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Gainesville Georgia A Vibrant City With a Vibrant Nightlife

Mar 7

Gainesville Georgia is a city with a rich history. Its quaint downtown is home to many second-generation specialty stores, restaurants and a bustling nightlife. Learn more about The Flash Electrical Services.

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Located just 50 miles northeast of Atlanta on Interstate 985, Gainesville is a popular tourist destination due to its close proximity to the Blue Ridge Mountains and Lake Lanier. It is also home to the University of North Georgia and Brenau University, and has an active arts and culture scene thanks in part to the Gainesville Theater Alliance.

Discover the best restaurants in Gainesville GA

There are a number of great restaurants in the area that serve a variety of American dishes as well as Asian and Mexican cuisines. Some of the most popular options include Harvest Kitchen, Red Lobster, and Upsy Daisy.

If you're a fan of craft beer, check out downtown Drafts, one of the many craft beer bars in the area. You can even enjoy a bite to eat while sampling some of the local brews!

Explore the historic area

Gainesville's history dates back to the 1700s, when settlers moved from Kentucky and Ohio to the region. The Cherokee Nation, the first tribe to live in the area, settled here during what scholars call the "Cherokee Renaissance," when Native Americans shifted from a matriarchal social structure to a patriarchal one.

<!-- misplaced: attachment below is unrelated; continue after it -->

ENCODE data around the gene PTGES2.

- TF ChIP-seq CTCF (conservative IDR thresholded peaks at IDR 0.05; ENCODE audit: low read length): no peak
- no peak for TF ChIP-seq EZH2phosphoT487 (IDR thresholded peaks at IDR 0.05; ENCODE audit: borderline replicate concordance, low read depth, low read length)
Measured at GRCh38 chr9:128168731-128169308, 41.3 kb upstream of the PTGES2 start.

The city grew around a thriving agricultural community, and its natural springs were touted for their health giving qualities. The city also served as a mountain summer resort, and later developed a large cultural base of hotels, schools and churches.

During the Civil War, Gainesville benefited from the arrival of railroads. The railroads were built to connect the town with other towns in the region, and they brought new residents. This resulted in more people living in the town, and it paved the way for its role as the “Great Health Resort of the South.”

A visit to the Beulah Rucker Museum & Education Center is a must for anyone interested in learning more about the region's past. This institution was founded by Beulah Rucker, a lifelong educator and pioneer in the education of African American children.

Other places of interest in the city include the James Longstreet Historic Cemetery, and Alta Vista Cemetery. These cemeteries are home to the final resting places of 100 Civil War veterans as well as a variety of other prominent citizens from the region.

Gainesville was also known as the Poultry Capital of the World during the 1950s and 1970s, when Jesse Jewell made chicken a household staple with his TV jingle, "When you buy chicken, make it a rule, real fine eating with Jesse Jewell!"

It's worth taking a day to tour Gainesville, whether you're a history buff or just want to take in some of the beauty that this area has to offer. The city's natural surroundings, including the nearby National Forest, are an ideal place to go for a relaxing walk or hike.